Chateau Grillet: The tiny single-producer appellation, Neyret-Gachet releases 10,000 bottles each year. This wine is produced partially with oak aging, which adds richness similar to a full-bodied Chardonnay.
Saint-Joseph: Some of the best values of the Northern Rhône exist along this 30-mile stretch that is Saint-Joseph. Of course, due to the large size of the region, you’ll want to be choosy. The wines of St.-Joseph range in taste from spicy flavors of black olive and black pepper to richer, more complex wines similar to those found in Côte Rôtie.
Crozes-Hermitage: The largest appellation in the Northern Rhône and also easily confused with Hermitage (the fine wine micro-region), Crozes-Hermitage wines range in quality from simple food wines to awesome Syrahs. The major difference you’ll see here is in tartness due to Crozes-Hermitage’s position on the East bank of the river.
Hermitage: The hill of Hermitage is famous for its emboldened Syrah wines that usually need around 5–10 years before you open them. When you do, you’ll be greeted with heady aromas and layered flavors blackberry, black currant, licorice, coffee, candied cherry, and smoke. Besides Syrah, the hill also produces some outstanding age-worthy white wines that are a blend of Marsanne and Roussanne. Wines from L’Ermitage do not come cheap for two reasons: one, the wines are consistently ranked as the best in the Northern Rhône, and two, Hermitage has a storied history, which can make tasting these wines feel a bit mystical.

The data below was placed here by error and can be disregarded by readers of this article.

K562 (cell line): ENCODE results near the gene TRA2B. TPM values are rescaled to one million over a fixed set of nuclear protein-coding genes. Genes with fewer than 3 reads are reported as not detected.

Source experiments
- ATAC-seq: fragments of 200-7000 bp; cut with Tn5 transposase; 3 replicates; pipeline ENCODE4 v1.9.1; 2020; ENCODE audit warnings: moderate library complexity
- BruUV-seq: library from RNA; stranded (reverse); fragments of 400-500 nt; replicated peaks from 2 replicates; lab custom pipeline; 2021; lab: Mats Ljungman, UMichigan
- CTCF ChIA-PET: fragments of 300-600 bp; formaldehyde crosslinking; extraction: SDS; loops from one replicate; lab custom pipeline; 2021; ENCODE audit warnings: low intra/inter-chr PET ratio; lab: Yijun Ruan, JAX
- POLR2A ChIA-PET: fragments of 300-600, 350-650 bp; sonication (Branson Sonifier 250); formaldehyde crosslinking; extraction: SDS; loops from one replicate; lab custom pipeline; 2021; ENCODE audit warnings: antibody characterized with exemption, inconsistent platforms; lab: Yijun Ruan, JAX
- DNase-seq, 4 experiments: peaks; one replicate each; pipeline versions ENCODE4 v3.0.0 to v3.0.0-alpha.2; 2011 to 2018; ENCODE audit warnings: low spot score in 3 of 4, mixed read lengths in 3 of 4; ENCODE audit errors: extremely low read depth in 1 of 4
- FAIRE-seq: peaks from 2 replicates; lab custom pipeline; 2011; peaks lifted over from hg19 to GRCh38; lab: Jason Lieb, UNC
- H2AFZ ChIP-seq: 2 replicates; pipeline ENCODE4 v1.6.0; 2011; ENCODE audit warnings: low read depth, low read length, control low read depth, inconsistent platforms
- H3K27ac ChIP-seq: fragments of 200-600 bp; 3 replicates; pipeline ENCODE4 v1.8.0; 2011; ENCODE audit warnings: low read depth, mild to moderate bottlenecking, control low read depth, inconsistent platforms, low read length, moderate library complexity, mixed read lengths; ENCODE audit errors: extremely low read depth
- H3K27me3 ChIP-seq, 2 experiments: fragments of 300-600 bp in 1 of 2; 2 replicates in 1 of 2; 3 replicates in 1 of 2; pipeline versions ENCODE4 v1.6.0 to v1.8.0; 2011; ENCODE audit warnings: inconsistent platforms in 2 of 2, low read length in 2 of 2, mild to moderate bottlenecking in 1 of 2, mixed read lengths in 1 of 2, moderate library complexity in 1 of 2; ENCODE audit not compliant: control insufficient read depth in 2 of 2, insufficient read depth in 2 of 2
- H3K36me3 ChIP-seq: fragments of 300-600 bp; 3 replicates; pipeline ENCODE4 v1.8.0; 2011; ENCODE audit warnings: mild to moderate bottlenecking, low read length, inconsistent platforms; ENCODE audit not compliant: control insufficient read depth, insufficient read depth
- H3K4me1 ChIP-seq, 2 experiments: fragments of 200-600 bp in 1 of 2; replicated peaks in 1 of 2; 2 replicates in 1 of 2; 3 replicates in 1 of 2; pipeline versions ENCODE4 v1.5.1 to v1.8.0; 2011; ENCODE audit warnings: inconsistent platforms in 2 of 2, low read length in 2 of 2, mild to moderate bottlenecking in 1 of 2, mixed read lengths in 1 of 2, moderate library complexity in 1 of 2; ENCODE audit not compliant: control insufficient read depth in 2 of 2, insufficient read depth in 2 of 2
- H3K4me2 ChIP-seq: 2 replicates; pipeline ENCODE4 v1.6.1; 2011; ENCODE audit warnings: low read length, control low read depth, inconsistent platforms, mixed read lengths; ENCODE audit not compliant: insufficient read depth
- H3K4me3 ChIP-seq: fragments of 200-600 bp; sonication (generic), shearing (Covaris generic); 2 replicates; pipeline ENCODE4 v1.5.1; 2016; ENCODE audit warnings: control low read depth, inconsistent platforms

Cornas: Typically the boldest and most tannic of all the Northern Rhône Syrah wines, Cornas delivers tongue-staining flavors of blackberry jam, black pepper, violet, charcoal, chalk dust, and smoke followed up with grippy intense tannins. Most will recommend waiting about a decade for the tannins to soften and the wines to reveal more kirsch and licorice flavors. However, some of the producers have started practicing more modern techniques to deliver a softer, smoother wine right on release.